Product rationalization

The merger was justified by saying that the size of new HP would enable it to take advantage of volume sales. Compaq was a leading player in areas like data storage and direct selling, where HP was not. According to Carly Fiorina the post-merger; HP would become more efficient by doing away with the middlemen. Moreover, Compaq was known for its speed, agility and customer focus, which HP clearly lacked. This deal will jump-start both companies in their race for efficiency. Once the merger was implemented, Fiorina planned to lay off more employees as a part of a major cost saving drive. But analysts in fact felt that the merger would yield huge cost mainly because of the layoffs.

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Fiorina was a straightforward, articulate and market-focused manager. She was appreciated for her willingness and ability to take on challenges. She was quite successful in spinning off Lucent Technologies. Her major assets as a corporate leader were her capacity for hard work, guts and her ability to build and motivate a team. Some saw her as being smart, brilliant and a visionary; others described her as arrogant, complex and self-serving. Of her stint at HP, Fiorina had succeeded in instilling a spirit of hard work, customer-focus and good performance into HP employees.

The leadership attitude in Fiorina always made her believe in providing the best customer experience. Reflecting her own ‘demanding’ management style, she always asked HP’s customers to demand more from the company and promised that HP would put in the extra efforts to meet all their demands. Earlier the research teams at HP focused on developing innovative products. Under Fiorina’s leadership, research teams were asked to develop products that focused on customer needs. Fiorina is all about the customer, the customer and the customer.

She believed that in today’s market they could no longer do pure research. They have to get out and learn what the customer needs so they know what to make next. IBM, in the early days was in trouble because they were more technology oriented rather than customer focused. More similarly Carly Fiorina followed the way in which Louis Gerstner handled the crisis in IBM and she was more aggressive than Gerstner. Carly Fiorina’s leadership style was more autocratic. Task orientation (concerned with the organisation and procedures) was high and the people orientation (concerned with feelings and views of people) was low. It would have also been a reason for HP’s success. It doesn’t mean that she was not at all concerned with the views of people, but she gave more preference to task orientation.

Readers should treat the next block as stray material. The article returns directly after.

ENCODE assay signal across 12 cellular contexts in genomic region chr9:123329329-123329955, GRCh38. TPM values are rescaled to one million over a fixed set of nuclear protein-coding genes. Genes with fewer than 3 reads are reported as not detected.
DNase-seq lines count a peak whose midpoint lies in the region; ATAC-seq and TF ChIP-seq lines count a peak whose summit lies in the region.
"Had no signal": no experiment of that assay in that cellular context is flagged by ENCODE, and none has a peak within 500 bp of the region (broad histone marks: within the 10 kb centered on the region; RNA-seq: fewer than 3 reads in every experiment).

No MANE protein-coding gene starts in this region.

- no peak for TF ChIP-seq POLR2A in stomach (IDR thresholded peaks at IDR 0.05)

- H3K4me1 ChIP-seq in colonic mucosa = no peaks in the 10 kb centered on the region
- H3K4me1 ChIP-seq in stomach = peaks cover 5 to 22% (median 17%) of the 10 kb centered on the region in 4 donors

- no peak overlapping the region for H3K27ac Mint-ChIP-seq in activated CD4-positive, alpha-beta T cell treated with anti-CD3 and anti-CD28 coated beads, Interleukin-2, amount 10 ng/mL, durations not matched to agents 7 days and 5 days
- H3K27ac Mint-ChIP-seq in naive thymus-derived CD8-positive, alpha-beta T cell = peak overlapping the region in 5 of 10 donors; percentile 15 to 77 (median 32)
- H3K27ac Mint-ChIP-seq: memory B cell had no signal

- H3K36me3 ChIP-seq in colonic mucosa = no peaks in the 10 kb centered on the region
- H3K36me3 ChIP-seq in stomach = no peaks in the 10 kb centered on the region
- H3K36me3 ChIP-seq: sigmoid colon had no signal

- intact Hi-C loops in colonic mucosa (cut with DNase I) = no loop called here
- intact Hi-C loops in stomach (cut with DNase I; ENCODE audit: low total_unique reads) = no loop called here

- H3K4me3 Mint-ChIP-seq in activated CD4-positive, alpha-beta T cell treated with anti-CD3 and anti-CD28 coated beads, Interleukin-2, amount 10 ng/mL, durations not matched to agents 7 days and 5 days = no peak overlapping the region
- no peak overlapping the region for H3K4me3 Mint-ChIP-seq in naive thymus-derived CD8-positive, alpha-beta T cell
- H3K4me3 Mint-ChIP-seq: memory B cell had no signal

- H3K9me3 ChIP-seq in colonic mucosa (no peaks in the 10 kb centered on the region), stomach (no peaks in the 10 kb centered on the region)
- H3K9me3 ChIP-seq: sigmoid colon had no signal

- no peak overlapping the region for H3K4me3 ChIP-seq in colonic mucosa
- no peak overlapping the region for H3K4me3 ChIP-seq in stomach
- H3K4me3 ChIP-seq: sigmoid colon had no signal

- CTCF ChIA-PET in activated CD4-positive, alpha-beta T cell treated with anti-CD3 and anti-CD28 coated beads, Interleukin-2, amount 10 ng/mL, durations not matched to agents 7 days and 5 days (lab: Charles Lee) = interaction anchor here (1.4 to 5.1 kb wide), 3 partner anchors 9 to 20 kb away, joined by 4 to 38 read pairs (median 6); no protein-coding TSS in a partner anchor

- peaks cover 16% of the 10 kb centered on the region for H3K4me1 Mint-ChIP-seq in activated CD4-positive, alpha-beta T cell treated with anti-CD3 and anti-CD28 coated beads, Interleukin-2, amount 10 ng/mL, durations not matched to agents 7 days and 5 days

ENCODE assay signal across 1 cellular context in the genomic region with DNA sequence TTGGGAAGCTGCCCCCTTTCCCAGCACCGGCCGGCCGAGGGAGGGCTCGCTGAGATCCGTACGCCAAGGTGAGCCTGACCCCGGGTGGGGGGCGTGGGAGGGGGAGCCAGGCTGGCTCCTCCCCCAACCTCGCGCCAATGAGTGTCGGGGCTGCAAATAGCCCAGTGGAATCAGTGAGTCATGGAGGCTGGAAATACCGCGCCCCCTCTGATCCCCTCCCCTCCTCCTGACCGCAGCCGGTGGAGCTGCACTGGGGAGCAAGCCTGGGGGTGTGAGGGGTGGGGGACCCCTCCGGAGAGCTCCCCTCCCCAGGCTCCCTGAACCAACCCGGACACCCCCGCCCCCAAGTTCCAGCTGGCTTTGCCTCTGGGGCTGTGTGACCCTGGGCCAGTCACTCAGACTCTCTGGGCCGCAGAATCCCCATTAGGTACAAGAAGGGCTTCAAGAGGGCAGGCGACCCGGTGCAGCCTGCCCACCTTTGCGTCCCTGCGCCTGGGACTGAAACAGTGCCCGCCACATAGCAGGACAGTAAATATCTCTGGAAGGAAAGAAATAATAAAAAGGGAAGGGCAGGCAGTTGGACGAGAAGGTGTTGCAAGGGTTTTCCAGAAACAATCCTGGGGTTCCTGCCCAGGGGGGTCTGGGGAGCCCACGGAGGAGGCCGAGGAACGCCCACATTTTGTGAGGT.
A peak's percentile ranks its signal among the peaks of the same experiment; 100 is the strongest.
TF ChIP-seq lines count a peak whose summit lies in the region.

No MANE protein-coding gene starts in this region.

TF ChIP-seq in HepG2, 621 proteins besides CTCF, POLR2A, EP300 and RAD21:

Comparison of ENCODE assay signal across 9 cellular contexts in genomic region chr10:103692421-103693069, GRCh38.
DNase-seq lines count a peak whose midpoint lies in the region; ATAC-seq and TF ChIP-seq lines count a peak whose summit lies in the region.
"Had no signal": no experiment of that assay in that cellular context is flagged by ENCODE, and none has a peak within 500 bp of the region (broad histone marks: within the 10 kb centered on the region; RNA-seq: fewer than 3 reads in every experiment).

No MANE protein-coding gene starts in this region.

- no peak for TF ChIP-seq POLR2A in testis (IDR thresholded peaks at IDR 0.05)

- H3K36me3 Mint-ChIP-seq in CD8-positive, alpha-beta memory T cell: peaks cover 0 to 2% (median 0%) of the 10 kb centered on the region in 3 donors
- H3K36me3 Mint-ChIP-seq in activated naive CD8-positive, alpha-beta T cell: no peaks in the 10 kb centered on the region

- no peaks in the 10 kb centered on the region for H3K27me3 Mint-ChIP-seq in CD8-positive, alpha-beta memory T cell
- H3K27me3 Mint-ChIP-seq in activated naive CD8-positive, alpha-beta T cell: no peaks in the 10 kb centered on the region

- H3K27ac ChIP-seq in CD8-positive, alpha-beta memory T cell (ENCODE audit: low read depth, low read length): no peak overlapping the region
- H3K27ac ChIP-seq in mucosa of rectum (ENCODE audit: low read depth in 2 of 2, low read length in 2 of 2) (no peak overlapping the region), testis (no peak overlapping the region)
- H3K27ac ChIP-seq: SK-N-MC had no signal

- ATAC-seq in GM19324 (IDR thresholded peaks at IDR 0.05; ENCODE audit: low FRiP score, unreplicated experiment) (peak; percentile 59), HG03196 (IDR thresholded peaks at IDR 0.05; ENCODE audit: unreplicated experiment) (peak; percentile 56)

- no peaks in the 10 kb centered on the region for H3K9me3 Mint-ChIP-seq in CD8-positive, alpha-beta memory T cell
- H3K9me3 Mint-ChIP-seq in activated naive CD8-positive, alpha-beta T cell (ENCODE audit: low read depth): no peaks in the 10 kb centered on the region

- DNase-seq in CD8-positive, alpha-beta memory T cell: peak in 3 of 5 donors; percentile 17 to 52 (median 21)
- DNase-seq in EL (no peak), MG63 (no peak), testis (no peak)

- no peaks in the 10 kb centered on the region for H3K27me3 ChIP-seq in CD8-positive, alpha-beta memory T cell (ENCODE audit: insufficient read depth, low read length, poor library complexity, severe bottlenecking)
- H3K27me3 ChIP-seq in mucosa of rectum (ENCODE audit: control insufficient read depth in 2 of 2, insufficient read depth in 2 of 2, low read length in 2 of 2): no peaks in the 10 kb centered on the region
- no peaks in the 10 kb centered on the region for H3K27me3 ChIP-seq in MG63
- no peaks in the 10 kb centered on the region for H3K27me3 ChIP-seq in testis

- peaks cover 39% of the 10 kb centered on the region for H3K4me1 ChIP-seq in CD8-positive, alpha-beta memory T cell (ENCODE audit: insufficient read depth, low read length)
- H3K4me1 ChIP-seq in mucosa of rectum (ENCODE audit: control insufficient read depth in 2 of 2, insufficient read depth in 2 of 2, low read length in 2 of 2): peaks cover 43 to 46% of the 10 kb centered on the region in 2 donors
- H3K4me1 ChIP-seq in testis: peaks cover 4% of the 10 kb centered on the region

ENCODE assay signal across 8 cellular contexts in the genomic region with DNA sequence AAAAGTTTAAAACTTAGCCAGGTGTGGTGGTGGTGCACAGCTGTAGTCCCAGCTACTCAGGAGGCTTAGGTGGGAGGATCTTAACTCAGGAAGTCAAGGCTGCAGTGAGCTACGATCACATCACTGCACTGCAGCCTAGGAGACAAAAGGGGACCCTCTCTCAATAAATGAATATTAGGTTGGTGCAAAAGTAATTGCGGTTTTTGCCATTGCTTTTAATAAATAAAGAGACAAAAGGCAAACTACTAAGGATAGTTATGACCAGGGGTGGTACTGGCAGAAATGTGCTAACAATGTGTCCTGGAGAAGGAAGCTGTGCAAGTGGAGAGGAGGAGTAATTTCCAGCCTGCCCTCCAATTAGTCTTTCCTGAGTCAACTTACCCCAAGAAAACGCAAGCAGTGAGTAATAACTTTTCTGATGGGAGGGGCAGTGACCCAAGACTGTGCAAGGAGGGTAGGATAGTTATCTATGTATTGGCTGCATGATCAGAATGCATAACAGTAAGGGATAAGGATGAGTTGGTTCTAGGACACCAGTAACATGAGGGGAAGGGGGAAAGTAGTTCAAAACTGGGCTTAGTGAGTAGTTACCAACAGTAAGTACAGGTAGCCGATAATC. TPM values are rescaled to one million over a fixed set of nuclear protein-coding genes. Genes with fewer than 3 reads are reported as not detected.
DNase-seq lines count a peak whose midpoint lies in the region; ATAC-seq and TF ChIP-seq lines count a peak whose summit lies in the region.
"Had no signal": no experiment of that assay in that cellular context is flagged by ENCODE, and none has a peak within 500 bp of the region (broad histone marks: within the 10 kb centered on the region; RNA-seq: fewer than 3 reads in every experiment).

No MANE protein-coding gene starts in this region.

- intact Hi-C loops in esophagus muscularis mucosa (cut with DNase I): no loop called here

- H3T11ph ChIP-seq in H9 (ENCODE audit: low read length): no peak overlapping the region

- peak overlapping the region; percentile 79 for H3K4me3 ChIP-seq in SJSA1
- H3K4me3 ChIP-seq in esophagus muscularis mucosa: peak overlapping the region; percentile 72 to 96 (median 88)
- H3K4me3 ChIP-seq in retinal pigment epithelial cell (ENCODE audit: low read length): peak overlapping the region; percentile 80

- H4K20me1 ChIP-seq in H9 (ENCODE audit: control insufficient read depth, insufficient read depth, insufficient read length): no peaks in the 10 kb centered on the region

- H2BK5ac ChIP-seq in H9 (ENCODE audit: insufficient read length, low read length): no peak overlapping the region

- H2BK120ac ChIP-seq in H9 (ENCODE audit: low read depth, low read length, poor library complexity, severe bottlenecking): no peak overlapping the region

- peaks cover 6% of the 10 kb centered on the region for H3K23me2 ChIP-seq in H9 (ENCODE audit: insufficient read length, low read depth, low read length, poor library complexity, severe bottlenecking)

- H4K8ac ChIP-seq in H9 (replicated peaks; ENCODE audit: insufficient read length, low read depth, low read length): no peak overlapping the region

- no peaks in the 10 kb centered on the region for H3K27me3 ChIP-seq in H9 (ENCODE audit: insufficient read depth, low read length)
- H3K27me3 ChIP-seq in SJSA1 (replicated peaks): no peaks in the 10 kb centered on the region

Fiorina introduced a policy of laying-off the bottom five percent of under performers, in order to push performance standards up at HP. This policy was in sharp contrast to the earlier HP culture, where poor performers were given a chance to improve over a one-year period. The new approach was so similar to the ‘ABC system’ (categorizes high performing and under performing employees) followed by GE that critics said ‘Fiorina looked like she would be the next Jack Welch.’

Fiorina encouraged employees to take more risks for faster decision-making. Before, people were reluctant to make decisions until they had all the facts. Fiorina has changed that. She has made it okay for people to take risks and go with just 80 percent of the data. Some of Fiorina’s leadership characteristics, however, met with a less positive response from the employees. Lay-offs, they said, had become so frequent and widespread in HP that a culture of fear prevailed among HP employees.

Employees no longer felt secure in their jobs. Some employees of HP found Fiorina’s attitude arrogant and self-serving. There was a belief that the previous CEOs talked about the company as we. But Fiorina may have used the word I too much. Fiorina demonstrates that there are a lot of styles out there. That’s great for women. It makes a nice contrast to some of the stereotypical notions of women in leadership roles.


The real challenge for Fiorina still lay ahead. HP needs to increase its revenue that had been stagnant for several years. Fiorina had succeeded in bringing HP’s PC business back into profit. The trend of HP’s printing and imaging division accounting for most of the company’s profits is continuing. The credit for this goes to the way in which Carly Fiorina leads HP. A successful strategy is one where it is designed to work with the current and future environment. Strategic Change is not a crisis solution. Fiorina cannot rely on a successful strategy for long. She should revitalize HP’s competitive advantage continuously as new market players enter and current competitors imitate the offerings. However change is not always successful and the reasons may be abundant.